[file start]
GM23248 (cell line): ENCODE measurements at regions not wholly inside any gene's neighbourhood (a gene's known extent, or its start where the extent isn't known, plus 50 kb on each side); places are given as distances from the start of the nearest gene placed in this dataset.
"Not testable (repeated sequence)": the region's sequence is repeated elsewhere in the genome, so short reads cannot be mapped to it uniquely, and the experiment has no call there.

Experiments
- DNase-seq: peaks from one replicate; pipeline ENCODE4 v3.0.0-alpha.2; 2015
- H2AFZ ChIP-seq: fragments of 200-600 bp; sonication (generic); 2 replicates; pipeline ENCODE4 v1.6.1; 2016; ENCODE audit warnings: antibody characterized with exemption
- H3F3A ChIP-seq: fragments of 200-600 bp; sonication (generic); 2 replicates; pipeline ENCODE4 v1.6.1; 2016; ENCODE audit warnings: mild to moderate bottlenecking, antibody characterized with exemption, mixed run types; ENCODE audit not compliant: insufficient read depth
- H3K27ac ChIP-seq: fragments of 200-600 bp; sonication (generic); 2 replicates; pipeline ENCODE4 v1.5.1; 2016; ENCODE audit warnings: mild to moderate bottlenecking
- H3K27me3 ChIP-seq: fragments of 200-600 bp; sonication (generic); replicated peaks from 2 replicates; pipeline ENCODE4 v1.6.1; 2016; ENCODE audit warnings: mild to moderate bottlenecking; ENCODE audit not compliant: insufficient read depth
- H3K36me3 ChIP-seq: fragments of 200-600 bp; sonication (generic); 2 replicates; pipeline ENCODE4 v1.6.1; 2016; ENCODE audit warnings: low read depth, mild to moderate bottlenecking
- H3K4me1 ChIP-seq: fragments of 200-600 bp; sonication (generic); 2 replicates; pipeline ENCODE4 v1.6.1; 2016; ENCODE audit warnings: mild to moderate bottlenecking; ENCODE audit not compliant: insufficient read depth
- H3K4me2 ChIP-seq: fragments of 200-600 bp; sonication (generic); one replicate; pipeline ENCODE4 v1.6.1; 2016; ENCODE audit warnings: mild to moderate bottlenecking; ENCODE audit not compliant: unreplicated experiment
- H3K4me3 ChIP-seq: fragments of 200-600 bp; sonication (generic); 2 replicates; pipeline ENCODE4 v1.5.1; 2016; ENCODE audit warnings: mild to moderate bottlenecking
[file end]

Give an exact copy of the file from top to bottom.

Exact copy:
GM23248 (cell line): ENCODE measurements at regions not wholly inside any gene's neighbourhood (a gene's known extent, or its start where the extent isn't known, plus 50 kb on each side); places are given as distances from the start of the nearest gene placed in this dataset.
"Not testable (repeated sequence)": the region's sequence is repeated elsewhere in the genome, so short reads cannot be mapped to it uniquely, and the experiment has no call there.

Experiments
- DNase-seq: peaks from one replicate; pipeline ENCODE4 v3.0.0-alpha.2; 2015
- H2AFZ ChIP-seq: fragments of 200-600 bp; sonication (generic); 2 replicates; pipeline ENCODE4 v1.6.1; 2016; ENCODE audit warnings: antibody characterized with exemption
- H3F3A ChIP-seq: fragments of 200-600 bp; sonication (generic); 2 replicates; pipeline ENCODE4 v1.6.1; 2016; ENCODE audit warnings: mild to moderate bottlenecking, antibody characterized with exemption, mixed run types; ENCODE audit not compliant: insufficient read depth
- H3K27ac ChIP-seq: fragments of 200-600 bp; sonication (generic); 2 replicates; pipeline ENCODE4 v1.5.1; 2016; ENCODE audit warnings: mild to moderate bottlenecking
- H3K27me3 ChIP-seq: fragments of 200-600 bp; sonication (generic); replicated peaks from 2 replicates; pipeline ENCODE4 v1.6.1; 2016; ENCODE audit warnings: mild to moderate bottlenecking; ENCODE audit not compliant: insufficient read depth
- H3K36me3 ChIP-seq: fragments of 200-600 bp; sonication (generic); 2 replicates; pipeline ENCODE4 v1.6.1; 2016; ENCODE audit warnings: low read depth, mild to moderate bottlenecking
- H3K4me1 ChIP-seq: fragments of 200-600 bp; sonication (generic); 2 replicates; pipeline ENCODE4 v1.6.1; 2016; ENCODE audit warnings: mild to moderate bottlenecking; ENCODE audit not compliant: insufficient read depth
- H3K4me2 ChIP-seq: fragments of 200-600 bp; sonication (generic); one replicate; pipeline ENCODE4 v1.6.1; 2016; ENCODE audit warnings: mild to moderate bottlenecking; ENCODE audit not compliant: unreplicated experiment
- H3K4me3 ChIP-seq: fragments of 200-600 bp; sonication (generic); 2 replicates; pipeline ENCODE4 v1.5.1; 2016; ENCODE audit warnings: mild to moderate bottlenecking